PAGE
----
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Tips for Teens Coping with Dangerous Winter Roads

Slick, snowy roads can fool even the more experienced driver.

by on Dec.29, 2009

Slow down! Antilock brakes and all-wheel drive won't help you stop faster.

Now that winter is firmly entrenched in our northern latitudes, drivers are trying to cope with the ice, snow, and other hazards that turn roads treacherous and contribute to the more than 1.5 million annual weather-related car crashes, according to the National Research Council.

Teen drivers, many of whom facing wintry conditions behind the wheel for the first time, need guidance to safely navigate the roadways through the upcoming months. To help, Liberty Mutual Insurance has a host of winter safety resources for teens click here.  And if TDB’s experience is representative, more than teens need to think about navigating a two-ton car through the slop.

“Driving in wintry conditions is no easy task, even for seasoned drivers, and it is especially difficult for younger drivers with limited experience to adapt to slippery roads and poor visibility,” said Dave Melton, a driving safety expert with the Liberty Mutual Research Institute for Safety.

“Teen drivers need to take extra steps to protect themselves this winter, and parents need to promote and enforce safe driving habits to keep their teens safe.”

Driving Tips!

Before getting behind the wheel, a driving safety video at the site will help teens and parents get winter road-ready and ensure their cars are safe and in good working order.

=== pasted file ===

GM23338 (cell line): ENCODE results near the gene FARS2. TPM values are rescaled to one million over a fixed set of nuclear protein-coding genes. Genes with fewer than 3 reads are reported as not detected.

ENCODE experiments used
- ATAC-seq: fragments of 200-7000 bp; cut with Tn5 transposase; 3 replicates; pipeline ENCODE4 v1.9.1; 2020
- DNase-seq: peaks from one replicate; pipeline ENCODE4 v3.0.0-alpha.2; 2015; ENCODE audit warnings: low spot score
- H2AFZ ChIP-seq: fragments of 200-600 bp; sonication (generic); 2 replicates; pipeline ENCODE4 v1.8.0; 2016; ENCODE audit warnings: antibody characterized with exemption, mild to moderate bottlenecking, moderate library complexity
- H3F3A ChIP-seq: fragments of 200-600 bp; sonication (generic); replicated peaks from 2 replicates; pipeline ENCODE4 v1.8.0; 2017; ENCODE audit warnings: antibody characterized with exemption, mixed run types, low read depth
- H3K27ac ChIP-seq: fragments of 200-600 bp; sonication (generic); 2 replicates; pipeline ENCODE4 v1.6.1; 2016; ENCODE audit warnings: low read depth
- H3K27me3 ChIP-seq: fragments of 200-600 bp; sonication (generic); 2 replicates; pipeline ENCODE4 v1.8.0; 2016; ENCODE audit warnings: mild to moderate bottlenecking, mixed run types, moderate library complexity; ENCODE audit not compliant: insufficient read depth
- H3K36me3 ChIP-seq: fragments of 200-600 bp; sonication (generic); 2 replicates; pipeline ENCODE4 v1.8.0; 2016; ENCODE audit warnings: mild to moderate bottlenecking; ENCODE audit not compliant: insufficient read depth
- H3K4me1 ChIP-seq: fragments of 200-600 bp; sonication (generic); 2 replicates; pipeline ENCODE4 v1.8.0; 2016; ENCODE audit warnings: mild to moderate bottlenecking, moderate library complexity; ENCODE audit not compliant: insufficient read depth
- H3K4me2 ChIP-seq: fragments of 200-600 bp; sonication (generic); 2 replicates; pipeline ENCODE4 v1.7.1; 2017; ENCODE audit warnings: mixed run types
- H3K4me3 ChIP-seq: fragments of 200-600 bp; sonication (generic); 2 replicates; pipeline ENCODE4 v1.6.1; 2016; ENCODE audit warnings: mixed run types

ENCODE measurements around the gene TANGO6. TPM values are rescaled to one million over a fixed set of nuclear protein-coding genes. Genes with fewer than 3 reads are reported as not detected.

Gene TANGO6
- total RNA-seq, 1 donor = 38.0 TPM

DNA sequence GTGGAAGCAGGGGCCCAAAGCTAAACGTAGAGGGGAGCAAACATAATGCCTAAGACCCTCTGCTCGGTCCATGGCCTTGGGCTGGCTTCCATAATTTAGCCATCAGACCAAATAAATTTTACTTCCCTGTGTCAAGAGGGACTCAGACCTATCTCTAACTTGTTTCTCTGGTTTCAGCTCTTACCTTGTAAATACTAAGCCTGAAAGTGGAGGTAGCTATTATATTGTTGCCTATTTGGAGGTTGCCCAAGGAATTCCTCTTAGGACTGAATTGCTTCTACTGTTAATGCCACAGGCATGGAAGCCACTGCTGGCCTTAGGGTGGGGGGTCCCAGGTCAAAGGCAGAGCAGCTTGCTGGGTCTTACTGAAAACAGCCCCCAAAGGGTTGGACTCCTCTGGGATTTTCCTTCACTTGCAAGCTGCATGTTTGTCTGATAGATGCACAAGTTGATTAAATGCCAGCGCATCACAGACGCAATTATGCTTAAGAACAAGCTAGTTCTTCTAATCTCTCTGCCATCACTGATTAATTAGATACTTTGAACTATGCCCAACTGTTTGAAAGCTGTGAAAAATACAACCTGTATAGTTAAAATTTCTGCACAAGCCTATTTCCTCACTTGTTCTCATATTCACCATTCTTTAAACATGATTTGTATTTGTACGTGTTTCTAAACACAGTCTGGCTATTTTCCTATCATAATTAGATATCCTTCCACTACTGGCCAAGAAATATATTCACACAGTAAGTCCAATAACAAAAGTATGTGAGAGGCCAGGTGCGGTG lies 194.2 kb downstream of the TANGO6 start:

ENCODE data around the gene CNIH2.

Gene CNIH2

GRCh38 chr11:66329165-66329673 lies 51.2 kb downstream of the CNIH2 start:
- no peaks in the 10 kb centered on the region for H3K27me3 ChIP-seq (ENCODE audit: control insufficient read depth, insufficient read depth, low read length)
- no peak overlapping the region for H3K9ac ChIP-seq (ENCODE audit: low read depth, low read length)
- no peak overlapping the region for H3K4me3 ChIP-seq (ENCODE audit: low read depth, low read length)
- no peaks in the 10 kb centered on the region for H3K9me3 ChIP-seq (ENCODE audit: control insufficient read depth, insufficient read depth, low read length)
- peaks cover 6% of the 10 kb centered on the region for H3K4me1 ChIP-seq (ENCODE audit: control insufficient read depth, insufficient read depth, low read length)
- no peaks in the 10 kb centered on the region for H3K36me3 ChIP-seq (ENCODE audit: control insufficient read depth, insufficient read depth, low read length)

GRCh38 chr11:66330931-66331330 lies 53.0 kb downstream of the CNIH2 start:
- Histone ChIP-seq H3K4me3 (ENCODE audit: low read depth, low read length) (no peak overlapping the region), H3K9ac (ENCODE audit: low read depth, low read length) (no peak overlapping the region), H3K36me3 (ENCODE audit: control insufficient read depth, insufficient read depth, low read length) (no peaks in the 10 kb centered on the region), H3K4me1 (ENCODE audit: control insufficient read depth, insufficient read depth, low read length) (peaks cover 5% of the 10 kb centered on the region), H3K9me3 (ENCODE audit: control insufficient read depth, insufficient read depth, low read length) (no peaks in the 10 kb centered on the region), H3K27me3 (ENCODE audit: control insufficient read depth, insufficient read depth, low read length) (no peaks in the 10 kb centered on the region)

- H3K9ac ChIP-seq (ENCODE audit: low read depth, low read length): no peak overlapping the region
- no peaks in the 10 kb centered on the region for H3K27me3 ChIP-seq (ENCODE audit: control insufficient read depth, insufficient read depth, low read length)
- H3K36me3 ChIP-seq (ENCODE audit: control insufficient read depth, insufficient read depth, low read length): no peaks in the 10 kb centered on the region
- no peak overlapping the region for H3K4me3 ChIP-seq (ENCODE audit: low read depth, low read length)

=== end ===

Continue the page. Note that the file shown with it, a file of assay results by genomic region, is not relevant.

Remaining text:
Website visitors also will find car maintenance tips and a checklist for a winter driving safety kit. These tips include:

  • Before you get on the road in bad weather, check your local news stations and their websites for detailed, up-to-the-minute weather and traffic information.
  • If your trip is absolutely necessary, give yourself extra time.
  • During inclement weather put extra distance – at least five or six seconds -between yourself and the vehicle in front.
  • Antilock brakes, all-wheel and four-wheel drive won’t help you stop faster.
  • Turn on your headlights so other drivers can see you. In snow, fog and rain, don’t use high beams – they increase glare for both you and other drivers.
  • Signal your intentions early; don’t surprise other drivers.
  • Do not use cruise control when roads are hazardous.
  • And, slow down!
  • Did we mention slow down!